Made: I'm growing mint in my little garden and made a few raspberry mojitos before I got sick. Then I didn't make much of anything til this weekend and made cupcakes and pumpkin chocolate chip cookies for Father's Day!

This Week I:

Am currently readingVoices from Chernobyl by Svetlana Alexievich, Ruff Vs. Fluff by Spencer Quin (G is kind of forcing me to read this one since he loved it so much!), Aru Shah and the Song of Death by Roshani Chokshi.

Am currently listing to: Haven't started a book yet but I'm thinking The Sixth Extinction by Elizabeth Kolbert or The Overstory by Richard Powers.

Am looking forward to: Camping next Monday! I was worried the campsite wouldn't be open but it just did so it's on!

Thursday, June 6, 2019

Cat Thursday

Welcome to the weekly meme (hosted by Michelle at True Book Addict) that celebrates the wonders and sometime hilarity of cats! Join us by posting a favorite lolcat pic you may have come across, famous cat art or even share with us pics of your own beloved cat(s). It's all for the love of cats! 

Hi Homer brings us the birthday celebrations of Rubble who appears to be the oldest living cat in the world! He just celebrated 31 years!


Taken from article:

Rubble's human mom, Michele Foster of Exeter, took him in as a kitten back in May, 1988.It's hard to believe that Reagan was still in office when this little guy was born, or that he's as old as Rain Man, Die Hard, and Who Framed Roger Rabbit?—especially when he's managed to maintain his youthful good looks.

She says he's gotten a bit grumpier in his old age but overall he is in excellent health. What a handsome kitty!

Wednesday, June 5, 2019

Horror Movie Wednesday: Us


Director: Jordan Peele
Writer: Jordan Peele
Starring: Lupita Nyong'o, Elizabeth Moss, Winston Duke
Released: March 22, 2019

A smart and horrific look at what we do to each other in the shadows. It's a strong and tragic metaphor for society. Pure terror and I loved it!

Director: Michael Chaves
Writer(s): Mikki Daughtry, Tobias Iaconis
Starring: Linda Cardellini, Raymond Cruz, Patricia Velasquez
Released: April 19, 2019

This is another movie in the Conjuring universe. I didn't realize that til I was watching it...but ok. Not great but not terrible. Better than "Nun." Funny moment, though. I saw it with my sister and there was one big jump scare that got her so good. Her hands flung out and she smacked me in the face and my popcorn fell all over the floor! Totally worth it.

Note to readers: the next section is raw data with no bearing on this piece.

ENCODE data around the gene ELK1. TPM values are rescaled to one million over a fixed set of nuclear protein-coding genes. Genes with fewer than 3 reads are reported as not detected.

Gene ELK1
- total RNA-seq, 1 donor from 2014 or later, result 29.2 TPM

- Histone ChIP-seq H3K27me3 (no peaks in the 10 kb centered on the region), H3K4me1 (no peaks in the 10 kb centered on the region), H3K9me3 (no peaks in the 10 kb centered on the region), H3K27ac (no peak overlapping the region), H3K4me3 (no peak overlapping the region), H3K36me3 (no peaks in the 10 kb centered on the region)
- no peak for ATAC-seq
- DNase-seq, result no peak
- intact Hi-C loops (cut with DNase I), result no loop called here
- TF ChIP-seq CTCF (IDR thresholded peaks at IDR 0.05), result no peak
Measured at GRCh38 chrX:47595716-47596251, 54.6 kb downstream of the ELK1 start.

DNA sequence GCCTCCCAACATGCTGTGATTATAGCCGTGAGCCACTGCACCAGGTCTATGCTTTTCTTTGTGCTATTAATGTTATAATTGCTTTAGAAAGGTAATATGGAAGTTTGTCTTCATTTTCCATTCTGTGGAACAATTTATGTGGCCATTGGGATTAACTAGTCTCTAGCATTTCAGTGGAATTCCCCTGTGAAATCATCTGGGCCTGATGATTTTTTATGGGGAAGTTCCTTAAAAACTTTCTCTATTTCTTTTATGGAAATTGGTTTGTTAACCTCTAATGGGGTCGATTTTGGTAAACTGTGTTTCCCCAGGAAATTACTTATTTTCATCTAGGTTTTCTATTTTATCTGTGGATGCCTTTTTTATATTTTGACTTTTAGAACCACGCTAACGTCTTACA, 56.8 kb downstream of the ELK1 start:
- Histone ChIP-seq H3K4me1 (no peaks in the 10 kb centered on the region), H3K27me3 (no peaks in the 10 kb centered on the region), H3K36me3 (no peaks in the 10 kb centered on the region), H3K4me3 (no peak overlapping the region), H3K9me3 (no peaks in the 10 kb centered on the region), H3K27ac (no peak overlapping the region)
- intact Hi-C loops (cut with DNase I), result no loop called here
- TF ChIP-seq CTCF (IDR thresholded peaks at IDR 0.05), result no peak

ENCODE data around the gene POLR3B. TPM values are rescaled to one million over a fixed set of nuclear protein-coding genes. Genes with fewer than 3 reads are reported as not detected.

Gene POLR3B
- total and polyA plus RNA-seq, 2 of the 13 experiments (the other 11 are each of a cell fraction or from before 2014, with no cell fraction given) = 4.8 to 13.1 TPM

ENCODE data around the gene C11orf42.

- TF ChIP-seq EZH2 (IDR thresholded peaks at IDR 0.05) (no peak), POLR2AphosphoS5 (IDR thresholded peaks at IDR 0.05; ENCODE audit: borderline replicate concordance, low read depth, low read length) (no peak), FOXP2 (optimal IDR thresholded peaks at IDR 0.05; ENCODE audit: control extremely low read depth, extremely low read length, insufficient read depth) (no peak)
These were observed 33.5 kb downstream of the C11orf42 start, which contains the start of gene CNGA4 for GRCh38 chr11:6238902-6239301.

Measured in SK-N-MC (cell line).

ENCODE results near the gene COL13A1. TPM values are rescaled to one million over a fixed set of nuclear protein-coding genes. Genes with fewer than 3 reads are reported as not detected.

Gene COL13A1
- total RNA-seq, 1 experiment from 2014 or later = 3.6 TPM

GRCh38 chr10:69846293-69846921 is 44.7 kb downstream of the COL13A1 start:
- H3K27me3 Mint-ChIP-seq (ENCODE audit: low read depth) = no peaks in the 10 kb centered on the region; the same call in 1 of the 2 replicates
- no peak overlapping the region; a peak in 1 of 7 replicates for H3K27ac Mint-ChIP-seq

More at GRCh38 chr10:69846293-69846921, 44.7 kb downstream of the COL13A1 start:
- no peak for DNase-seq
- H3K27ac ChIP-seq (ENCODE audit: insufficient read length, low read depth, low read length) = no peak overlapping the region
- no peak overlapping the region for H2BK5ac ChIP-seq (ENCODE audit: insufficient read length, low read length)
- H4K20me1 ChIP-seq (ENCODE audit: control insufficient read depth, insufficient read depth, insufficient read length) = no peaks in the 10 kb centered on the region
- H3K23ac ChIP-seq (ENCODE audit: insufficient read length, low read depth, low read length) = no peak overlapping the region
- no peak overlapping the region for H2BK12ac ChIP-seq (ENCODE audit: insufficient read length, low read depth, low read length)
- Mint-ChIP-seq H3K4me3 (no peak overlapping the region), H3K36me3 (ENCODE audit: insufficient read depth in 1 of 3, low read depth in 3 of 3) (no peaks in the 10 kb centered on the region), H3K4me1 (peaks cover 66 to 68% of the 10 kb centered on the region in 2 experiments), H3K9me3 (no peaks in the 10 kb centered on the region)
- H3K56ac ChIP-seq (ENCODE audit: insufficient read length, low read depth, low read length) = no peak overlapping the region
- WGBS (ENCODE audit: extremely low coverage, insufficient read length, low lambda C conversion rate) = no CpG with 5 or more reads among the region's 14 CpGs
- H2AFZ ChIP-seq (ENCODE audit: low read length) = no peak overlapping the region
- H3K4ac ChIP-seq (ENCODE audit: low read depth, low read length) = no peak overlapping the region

Director: Kevin Kolsch and David Widmyer
Writers: Stephen King (novel), Matt Greenburg (screen story), Jeff Buhler (screenplay)
Starring: Jason Clarke, Amy Seimetz, John Lithgow
Released: April 5, 2019

I've seen both versions now but I have not read the book so I'm not sure which adaptation is more faithful...but I loved this version so much more. The ending was perfect and creepy. But the first version is still worth a watch but the special effects are very outdated so they take you out of the story a bit. Truly creepy and disturbing!

Director: Luca Guadagnino
Writers: Dario Argento, Daria Nicolodi, David Kajganich
Starring: Dakota Johnson, Tilda Swinton
Released: November 2, 2018

I saw the original a couple of Halloweens ago. It came out in 1977 so it did feel a bit dated but the score was terrifying and the ending...But this one had a more feminist feel to it. And I really enjoyed the ending a lot more. Both are worth a watch.

Director: Julius Avery
Writers: Billy Ray, Mark L. Smith
Starring: Jovan Adepo, Wyatt Russell, Mathilde Ollivier
Released: November 9, 2018

This was a fun surprise for me. A World War II movie...which is already tragic and horrific and then you throw in zombie experiments...yeah, it all hits the fan. Fun.

Tuesday, June 4, 2019

Book Reviews: How to Live, Song for a Whale

How to Live: Or a Life of Montaigne: In One Question and Twenty Attempts at an Answer by Sarah Bakewell
Published: February 16, 2010 by Chatto & Windus
Genre: Biography, Philosophy, History, Self-help
Format: Hardcover, 387 pages, own
Rating: 4 stars

My friend Stacie and I have an ongoing philosophy book club. She moved away a year ago and this is a way we can stay connected while we are far apart. 

Bakewell enjoyed writing about Montaigne and all his quirks. He was one of the first people to truly write about the self in all its boring detail. And not so boring. I loved getting to know his quirks and the history of France around this time. It was a troubled time, indeed. He inspired me to just keep writing and not worrying about if it's boring or not. Just living means everyone has something to write.

Song for a Whale by Lynne Kelly
Published: February 5, 2019 by Delacorte Press
Genre: Middle grade, contemporary fiction
Format: Hardcover, 303 pages, library
Rating: 5 stars